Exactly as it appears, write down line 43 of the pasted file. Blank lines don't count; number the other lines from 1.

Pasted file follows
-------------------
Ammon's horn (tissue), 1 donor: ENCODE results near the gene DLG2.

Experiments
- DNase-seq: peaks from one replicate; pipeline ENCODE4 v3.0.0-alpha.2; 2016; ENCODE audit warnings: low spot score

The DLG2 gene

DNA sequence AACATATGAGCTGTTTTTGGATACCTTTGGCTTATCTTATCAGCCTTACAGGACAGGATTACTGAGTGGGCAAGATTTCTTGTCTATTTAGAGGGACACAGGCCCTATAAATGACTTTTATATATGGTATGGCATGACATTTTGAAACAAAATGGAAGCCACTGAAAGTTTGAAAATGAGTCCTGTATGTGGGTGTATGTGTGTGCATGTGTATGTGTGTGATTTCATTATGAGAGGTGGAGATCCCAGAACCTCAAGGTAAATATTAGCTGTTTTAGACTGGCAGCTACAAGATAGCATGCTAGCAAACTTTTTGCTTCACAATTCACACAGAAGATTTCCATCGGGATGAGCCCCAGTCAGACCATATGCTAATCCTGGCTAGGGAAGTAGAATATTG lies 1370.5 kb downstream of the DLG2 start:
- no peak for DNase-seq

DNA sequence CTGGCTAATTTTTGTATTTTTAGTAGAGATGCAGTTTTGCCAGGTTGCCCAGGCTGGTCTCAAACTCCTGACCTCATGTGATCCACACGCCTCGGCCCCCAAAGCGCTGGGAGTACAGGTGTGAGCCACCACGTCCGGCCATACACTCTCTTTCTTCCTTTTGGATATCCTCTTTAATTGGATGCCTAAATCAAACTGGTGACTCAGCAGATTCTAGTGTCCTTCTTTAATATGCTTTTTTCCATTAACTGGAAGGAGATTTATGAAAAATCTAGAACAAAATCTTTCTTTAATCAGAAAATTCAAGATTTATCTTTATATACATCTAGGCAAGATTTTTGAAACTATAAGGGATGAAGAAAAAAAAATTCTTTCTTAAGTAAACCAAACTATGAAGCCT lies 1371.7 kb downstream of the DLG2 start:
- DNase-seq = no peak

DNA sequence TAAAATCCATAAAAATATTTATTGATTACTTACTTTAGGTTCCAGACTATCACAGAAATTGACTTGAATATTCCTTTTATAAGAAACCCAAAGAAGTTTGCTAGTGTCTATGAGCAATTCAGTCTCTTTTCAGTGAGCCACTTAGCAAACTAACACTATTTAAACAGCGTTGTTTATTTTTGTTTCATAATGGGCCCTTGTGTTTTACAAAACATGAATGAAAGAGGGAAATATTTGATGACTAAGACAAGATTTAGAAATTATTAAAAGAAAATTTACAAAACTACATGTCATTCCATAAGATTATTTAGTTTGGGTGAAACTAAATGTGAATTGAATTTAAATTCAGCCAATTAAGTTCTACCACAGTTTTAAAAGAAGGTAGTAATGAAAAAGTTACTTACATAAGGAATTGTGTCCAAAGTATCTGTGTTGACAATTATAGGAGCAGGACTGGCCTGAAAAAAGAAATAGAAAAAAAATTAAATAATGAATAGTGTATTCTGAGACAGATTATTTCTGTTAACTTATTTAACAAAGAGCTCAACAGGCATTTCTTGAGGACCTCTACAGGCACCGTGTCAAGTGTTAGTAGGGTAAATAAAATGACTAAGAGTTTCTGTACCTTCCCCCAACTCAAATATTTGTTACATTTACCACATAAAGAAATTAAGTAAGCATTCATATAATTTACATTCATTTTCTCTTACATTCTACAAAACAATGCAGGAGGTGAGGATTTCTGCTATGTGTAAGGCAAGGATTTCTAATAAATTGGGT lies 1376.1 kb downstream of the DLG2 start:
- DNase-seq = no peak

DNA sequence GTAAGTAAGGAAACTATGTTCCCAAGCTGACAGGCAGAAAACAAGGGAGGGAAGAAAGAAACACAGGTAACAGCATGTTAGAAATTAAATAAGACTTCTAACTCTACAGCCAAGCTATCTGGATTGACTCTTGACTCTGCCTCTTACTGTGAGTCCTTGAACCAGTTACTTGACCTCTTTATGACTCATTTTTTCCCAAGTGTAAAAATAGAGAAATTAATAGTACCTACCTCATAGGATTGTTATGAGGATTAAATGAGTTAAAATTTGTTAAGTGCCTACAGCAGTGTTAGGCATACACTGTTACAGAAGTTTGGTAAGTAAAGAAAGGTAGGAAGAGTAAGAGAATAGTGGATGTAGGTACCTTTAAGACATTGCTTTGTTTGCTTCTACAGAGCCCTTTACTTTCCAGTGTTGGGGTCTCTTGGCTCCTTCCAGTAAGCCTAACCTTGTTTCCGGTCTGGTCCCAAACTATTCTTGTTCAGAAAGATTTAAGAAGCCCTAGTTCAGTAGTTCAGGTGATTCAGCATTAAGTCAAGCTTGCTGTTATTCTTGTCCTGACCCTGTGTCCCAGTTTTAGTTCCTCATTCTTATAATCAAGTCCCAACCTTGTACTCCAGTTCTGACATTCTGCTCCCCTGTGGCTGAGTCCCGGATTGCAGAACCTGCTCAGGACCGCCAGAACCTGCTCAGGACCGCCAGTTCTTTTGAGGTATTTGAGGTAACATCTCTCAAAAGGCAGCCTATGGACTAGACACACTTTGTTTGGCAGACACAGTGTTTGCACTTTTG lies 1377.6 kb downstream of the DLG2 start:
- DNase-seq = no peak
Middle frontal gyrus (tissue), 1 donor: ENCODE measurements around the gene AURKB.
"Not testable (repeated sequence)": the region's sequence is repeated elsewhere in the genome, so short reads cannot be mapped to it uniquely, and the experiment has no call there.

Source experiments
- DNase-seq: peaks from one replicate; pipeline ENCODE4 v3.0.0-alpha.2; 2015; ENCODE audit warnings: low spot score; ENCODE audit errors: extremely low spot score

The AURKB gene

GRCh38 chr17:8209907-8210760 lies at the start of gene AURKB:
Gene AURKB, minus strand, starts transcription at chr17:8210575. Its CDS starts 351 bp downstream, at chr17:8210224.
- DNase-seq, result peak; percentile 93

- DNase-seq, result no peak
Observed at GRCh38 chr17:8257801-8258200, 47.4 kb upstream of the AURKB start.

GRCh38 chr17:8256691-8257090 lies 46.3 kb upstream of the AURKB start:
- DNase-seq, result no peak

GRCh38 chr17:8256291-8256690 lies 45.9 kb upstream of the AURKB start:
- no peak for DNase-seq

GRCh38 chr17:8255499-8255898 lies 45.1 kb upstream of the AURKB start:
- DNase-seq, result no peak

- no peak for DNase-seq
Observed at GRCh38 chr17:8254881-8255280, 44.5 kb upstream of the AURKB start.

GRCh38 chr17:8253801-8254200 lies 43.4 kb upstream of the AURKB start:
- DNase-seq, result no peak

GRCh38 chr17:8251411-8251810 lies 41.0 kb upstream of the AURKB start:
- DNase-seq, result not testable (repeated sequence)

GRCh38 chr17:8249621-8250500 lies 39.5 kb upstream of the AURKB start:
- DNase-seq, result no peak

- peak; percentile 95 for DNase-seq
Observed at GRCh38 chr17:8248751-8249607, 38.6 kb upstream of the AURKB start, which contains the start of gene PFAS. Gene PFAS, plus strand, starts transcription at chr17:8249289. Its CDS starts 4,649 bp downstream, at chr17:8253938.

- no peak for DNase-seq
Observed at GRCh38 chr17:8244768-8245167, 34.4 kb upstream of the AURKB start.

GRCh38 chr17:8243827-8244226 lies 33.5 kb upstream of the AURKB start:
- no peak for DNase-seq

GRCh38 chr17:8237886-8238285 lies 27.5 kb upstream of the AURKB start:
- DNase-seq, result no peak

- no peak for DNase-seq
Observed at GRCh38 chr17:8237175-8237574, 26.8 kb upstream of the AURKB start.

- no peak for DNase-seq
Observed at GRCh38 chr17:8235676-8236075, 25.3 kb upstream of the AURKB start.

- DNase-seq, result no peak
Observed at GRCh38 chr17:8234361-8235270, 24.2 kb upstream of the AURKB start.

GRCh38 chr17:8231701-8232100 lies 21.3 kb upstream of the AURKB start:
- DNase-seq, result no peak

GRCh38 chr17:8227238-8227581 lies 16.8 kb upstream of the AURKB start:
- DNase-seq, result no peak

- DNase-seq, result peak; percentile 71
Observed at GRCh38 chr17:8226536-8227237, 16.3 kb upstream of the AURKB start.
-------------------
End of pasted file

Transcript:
GRCh38 chr17:8237886-8238285 lies 27.5 kb upstream of the AURKB start: